Two words: Sports talk. Two more words: Mom blogger. What could possibly go wrong?

I was extended an invitation by Damon Benning, who is one half of the broadcasting powerhouse known as Sharp and Benning in the Morning, to appear on their sports talk show this Wednesday. They’ve been educating and entertaining listeners for over two years on 1620 the ZONE, Omaha’s #1 local sports station.

The topic is youth sports and how adults ruin everything for the kids.

I may have taken the liberty of adding the last eight words based on my opinionated view on this matter.

I will be part of a panel of experts – well, besides me, of course – and I have no idea what to expect. Strangely, that is precisely how I prefer to work. I don’t want to know what you’re going to throw at me. I like to respond by winging it (much to the chagrin of my former coaches and bosses).

I know that Damon was a former standout student athlete like myself. He simply played in a larger arena. He was a running back for the University of Nebraska Cornhuskers from 1992 to 1996. He was the 1996 Orange Bowl MVP.

He knows what it’s like to compete at a high level and then raise kids who are playing competitive sports as well.

If he doesn’t introduce me as a Creighton University Hall of Famer to tout my credentials, you better believe I will. I know I will be speaking to a (predominantly) large group of male listeners, and I can only imagine what they’ll all be thinking when they hear a local mom blogger is joining in on the discussion.

Guys, listen, I had an athletic career before I was a mom…and it was a damn good one. So, yes, I do get my panties in a twist when a parent tries to convince everyone that their kid is destined to go pro, or decides it’s a good idea to publicly humiliate their child because they disagree with a coach or an official, or generally live vicariously through their offspring on the court or field. Your kid’s either got it or they don’t…the truth hurts sometimes.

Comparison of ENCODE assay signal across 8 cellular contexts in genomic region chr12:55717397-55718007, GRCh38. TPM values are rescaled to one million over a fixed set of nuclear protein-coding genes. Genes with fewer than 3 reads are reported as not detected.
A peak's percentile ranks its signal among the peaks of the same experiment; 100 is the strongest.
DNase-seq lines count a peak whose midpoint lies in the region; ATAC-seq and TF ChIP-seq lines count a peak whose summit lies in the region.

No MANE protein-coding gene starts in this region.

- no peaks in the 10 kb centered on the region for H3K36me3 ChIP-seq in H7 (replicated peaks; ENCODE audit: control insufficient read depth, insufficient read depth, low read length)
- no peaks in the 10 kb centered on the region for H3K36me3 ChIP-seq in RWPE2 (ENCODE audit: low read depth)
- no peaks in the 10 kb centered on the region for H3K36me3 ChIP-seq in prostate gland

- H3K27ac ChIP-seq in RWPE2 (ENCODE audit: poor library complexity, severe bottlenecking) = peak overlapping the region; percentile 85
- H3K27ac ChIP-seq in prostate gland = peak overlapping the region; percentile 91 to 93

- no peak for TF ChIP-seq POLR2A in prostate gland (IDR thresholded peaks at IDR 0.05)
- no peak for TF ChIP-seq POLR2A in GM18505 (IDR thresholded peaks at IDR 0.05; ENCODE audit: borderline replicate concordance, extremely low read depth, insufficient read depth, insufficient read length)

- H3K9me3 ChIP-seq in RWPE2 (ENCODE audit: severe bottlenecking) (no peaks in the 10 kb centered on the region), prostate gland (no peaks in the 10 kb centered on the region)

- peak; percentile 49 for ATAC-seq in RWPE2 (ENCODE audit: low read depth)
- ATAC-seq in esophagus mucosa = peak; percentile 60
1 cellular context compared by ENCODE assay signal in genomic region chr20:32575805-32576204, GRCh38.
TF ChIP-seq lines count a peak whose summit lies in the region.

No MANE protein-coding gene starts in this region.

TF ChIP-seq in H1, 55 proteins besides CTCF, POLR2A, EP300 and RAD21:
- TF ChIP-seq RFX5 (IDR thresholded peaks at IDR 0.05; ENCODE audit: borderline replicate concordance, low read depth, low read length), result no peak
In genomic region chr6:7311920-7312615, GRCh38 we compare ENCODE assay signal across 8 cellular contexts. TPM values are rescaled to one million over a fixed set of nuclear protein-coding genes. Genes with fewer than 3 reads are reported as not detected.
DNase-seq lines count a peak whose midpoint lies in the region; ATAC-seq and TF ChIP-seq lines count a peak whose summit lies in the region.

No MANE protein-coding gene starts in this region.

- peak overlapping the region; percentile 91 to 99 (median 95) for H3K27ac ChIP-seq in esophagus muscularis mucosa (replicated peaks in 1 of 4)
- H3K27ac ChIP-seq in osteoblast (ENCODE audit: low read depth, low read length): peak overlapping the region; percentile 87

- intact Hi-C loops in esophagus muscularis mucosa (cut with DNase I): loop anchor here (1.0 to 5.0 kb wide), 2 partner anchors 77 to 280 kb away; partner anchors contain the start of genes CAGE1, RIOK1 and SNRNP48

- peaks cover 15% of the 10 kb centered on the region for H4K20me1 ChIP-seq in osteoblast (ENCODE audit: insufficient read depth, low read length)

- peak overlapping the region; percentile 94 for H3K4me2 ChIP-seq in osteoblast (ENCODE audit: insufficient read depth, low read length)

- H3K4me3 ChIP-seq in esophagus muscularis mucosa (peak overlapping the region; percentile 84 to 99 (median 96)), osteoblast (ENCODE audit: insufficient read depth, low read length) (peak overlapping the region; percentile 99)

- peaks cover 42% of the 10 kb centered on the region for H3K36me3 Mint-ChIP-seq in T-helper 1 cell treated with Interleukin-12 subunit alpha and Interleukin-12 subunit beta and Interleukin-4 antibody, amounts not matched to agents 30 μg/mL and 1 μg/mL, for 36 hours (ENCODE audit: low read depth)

The statistics speak for themselves: From High School to Pro – How Many Will Go?

I believe Dr. Louis M. Profeta put it best in his March 25 post, Your kid and my kid are not playing in the pros.

With all of these facts staring us normally level-headed adults straight in the face, why do we continue to justify spending thousands upon thousands of dollars in private lessons, league fees, hotel accommodations, athletic gear, and (gasp) medical bills to keep our son or daughter in the game?

Anyone who knows me knows I am one of the biggest advocates of youth sports. Team sports, in particular, teach kids the valuable lesson that things don’t always go your way. They drive home the concept of a collaborative group being greater than any one all-star.